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One of the popular indicators of the supposed war on Christmas is the use of the abbreviation  Xmas . The well motivated, if grating, “Don’t take Christ out of Christmas” alludes not so subtly to the abbreviation. The former Anglican bishop of Blackburn, Alan Chesters,  advised his clergy against using   it . Jane Wyles, editor of the Anglican  C Magazine , summed up much Christian sentiment when she criticized the “glib way people substitute Christ with this anonymous ‘X’. It’s all part of the PC picture—-Christianity gets squashed into a smaller and smaller corner.”

Others have also declared hostility to the term: Style guides for the  Times  and the  Guardian  rule it out. Even our proofreaders have taken up arms in the war against  Xmas —-the term is absent from this magazine’s pages.

Xmas  is, though, a much more venerable abbreviation than many suppose. The  signifies the Greek letter  chi ,  which was traditionally combined with  P , or  rho ,  to signify the name of Christ. Constantine instructed his soldiers to scrawl the letters on their shields before the Battle of the Milvian Bridge, his victory in which led to the unlikely establishment of a Christian empire. Far from a symbol of secularization, then,  Xmas  carries echoes of the clash of battle that inaugurated political Christendom.

The abbreviation’s use in English dates back to 1021, when an Anglo-Saxon scribe saved himself space by writing XPmas. The  was dropped but the term soldiered on: Coleridge used  Xmas  in his letter writing. The wags at  Punch  pressed it into service as a verb,  Xmassing  (one imagines the verb would get more use if the WASPs who currently spend their time summering, wintering, and weekending were somewhat more observant).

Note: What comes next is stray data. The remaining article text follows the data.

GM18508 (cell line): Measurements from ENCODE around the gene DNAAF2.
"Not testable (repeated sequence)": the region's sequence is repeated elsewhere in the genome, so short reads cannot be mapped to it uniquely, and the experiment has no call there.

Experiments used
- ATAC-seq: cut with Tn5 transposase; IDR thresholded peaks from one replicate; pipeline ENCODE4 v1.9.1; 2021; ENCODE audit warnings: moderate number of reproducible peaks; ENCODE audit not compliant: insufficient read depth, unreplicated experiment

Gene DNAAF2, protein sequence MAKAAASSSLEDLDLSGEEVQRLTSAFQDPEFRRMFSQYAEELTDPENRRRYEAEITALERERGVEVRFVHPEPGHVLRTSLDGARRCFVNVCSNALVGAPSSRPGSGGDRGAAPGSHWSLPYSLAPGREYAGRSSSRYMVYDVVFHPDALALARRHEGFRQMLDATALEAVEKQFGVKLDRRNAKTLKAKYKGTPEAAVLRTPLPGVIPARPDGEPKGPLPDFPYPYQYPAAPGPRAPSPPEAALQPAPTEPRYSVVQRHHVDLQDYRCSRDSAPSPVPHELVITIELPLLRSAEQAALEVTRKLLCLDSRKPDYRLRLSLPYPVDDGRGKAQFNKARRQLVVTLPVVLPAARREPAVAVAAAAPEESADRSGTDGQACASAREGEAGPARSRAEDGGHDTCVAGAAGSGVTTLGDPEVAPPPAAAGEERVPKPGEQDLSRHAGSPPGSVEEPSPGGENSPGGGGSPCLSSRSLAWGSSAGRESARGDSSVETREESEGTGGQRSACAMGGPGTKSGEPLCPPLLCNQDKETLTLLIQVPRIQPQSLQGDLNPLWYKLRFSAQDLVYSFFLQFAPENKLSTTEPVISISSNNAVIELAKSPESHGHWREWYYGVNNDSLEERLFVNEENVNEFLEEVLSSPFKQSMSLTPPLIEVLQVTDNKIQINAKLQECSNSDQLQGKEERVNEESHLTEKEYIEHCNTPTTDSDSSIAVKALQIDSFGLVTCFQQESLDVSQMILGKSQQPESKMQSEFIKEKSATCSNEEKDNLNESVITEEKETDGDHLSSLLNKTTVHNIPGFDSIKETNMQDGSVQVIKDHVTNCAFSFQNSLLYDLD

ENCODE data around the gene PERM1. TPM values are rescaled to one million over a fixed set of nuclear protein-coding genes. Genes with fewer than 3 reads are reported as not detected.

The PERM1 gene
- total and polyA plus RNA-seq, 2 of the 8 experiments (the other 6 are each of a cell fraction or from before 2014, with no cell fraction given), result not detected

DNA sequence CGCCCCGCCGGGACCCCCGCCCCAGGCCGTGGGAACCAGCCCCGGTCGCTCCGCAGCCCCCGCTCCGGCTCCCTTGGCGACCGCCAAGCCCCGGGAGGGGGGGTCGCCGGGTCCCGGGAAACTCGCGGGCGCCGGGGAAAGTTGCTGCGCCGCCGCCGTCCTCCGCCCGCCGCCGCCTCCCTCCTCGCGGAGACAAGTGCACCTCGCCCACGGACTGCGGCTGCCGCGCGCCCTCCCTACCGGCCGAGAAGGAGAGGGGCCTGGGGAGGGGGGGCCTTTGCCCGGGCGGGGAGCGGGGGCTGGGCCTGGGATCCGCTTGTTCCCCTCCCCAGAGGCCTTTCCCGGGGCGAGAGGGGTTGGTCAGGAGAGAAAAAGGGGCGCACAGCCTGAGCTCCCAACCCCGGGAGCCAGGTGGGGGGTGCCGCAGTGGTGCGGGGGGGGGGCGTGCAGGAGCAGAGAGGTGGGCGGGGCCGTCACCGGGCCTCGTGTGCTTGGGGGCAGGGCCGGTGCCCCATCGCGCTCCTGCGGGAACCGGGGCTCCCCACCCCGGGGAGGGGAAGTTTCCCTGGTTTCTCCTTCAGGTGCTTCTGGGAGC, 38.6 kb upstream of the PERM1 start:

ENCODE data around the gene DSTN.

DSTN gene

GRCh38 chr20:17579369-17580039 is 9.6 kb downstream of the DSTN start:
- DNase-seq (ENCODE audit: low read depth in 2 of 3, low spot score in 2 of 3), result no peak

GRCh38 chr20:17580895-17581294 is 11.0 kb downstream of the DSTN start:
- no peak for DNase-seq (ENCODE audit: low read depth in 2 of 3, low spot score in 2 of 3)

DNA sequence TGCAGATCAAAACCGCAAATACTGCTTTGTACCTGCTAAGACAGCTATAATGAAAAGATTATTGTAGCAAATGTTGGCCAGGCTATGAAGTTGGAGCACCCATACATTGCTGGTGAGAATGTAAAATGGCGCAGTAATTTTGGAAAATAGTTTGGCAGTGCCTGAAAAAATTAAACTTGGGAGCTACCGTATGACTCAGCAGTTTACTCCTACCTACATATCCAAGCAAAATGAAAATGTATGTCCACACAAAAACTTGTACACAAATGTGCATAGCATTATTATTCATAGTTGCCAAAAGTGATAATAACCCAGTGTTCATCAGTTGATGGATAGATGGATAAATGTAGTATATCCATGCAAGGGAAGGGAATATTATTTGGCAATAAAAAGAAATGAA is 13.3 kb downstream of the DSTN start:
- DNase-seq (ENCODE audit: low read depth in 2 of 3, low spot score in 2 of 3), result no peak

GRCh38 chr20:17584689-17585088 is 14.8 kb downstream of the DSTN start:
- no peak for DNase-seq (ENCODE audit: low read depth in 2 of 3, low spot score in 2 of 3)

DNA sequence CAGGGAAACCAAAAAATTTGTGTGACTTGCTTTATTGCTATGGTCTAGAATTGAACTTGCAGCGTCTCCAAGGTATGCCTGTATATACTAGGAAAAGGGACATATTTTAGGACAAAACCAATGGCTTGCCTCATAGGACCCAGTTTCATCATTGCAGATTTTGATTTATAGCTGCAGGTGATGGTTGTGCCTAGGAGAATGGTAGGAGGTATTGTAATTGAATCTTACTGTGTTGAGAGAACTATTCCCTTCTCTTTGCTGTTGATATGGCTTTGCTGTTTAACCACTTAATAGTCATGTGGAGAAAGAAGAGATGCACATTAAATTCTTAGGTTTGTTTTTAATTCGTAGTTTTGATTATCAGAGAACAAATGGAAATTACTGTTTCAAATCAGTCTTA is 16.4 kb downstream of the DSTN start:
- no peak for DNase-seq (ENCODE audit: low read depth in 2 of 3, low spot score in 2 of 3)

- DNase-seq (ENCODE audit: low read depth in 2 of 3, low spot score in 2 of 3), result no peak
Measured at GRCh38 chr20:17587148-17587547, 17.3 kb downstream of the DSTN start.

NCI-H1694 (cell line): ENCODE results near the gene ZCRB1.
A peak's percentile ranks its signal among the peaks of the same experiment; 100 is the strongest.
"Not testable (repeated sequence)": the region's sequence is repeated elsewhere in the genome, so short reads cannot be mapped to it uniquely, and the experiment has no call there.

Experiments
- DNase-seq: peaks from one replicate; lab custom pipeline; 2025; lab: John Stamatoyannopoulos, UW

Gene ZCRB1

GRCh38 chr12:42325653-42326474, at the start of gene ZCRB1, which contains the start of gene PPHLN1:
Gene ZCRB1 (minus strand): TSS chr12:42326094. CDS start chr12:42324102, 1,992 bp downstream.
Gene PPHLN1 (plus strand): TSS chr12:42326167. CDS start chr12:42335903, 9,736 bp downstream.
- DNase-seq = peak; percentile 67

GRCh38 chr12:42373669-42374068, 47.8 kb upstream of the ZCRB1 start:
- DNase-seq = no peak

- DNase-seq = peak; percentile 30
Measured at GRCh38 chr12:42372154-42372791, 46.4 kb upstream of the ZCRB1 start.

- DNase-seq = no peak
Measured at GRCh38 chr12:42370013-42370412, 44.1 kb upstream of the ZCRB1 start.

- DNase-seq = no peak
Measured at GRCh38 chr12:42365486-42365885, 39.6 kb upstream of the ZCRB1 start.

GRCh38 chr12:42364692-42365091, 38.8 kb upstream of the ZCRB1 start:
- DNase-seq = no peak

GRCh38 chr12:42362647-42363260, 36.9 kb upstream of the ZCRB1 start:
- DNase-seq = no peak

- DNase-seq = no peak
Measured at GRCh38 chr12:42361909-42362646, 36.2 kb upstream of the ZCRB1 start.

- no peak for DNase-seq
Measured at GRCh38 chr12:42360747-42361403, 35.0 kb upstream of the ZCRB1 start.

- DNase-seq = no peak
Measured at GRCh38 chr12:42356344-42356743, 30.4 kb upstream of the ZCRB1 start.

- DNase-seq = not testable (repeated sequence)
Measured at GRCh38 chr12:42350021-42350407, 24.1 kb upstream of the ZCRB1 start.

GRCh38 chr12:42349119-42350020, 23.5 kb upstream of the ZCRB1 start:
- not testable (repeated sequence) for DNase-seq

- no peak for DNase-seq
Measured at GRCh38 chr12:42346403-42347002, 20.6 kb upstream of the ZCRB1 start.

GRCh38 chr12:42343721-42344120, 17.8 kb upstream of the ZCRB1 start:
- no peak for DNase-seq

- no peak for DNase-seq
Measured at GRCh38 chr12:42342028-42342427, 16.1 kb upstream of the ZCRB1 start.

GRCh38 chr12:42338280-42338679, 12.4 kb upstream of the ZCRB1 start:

Nor did  Xmas ’ religious overtones fade away over the many centuries of its use. Our modern-day Fowler, Bryan A. Garner defends the abbreviation on historical grounds. Poet, translator, and etymologist John Ciardi, cited in Garner’s  Modern American Usage , writes that the Christian echoes of Xmas are so strong that “illiterate Jews at Ellis Island refused to sign with an  X , instead signing with an  O , in Yiddish  kikl , little circle.”

Still, there might be something to viewing  Xmas  as a sign of secularization. The cultural, religious, communal traditions we see as especially embodied by Christmas have been undermined by the rise of commerce and cult of efficiency. The desire to get from point A to B by the shortest possible route, irrespective of the charms of traditional byways, fuels our mania for abbreviation. The hatred for Xmas, then, may stem in part from an innate suspicion of the attempt to render all things ancient and beautiful modern, cheap, and sleek.

Nostalgia, though, is no replacement for history, nor can we attend only to accidental associations while disregarding etymology. That  Xmas  sounds for a time more commercial than Constantinian is no reason to give up on it use. At one time  Xmas  may evoke the clang of Roman steel, at another the cash register’s ring, yet no process of secularization has succeeded in preventing it from pointing us to that first and final fact: the song of angel chorus, the lowing ox and braying ass, the naked babe’s cry as his mother swaddles he who would leave his burial clothes behind.

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